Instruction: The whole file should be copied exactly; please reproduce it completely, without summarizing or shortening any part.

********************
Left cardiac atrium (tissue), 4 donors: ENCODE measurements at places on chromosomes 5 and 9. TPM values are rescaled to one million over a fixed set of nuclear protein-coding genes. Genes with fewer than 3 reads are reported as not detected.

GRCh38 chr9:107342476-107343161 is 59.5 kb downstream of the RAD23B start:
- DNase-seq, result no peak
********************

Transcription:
Left cardiac atrium (tissue), 4 donors: ENCODE measurements at places on chromosomes 5 and 9. TPM values are rescaled to one million over a fixed set of nuclear protein-coding genes. Genes with fewer than 3 reads are reported as not detected.

GRCh38 chr9:107342476-107343161 is 59.5 kb downstream of the RAD23B start:
- DNase-seq, result no peak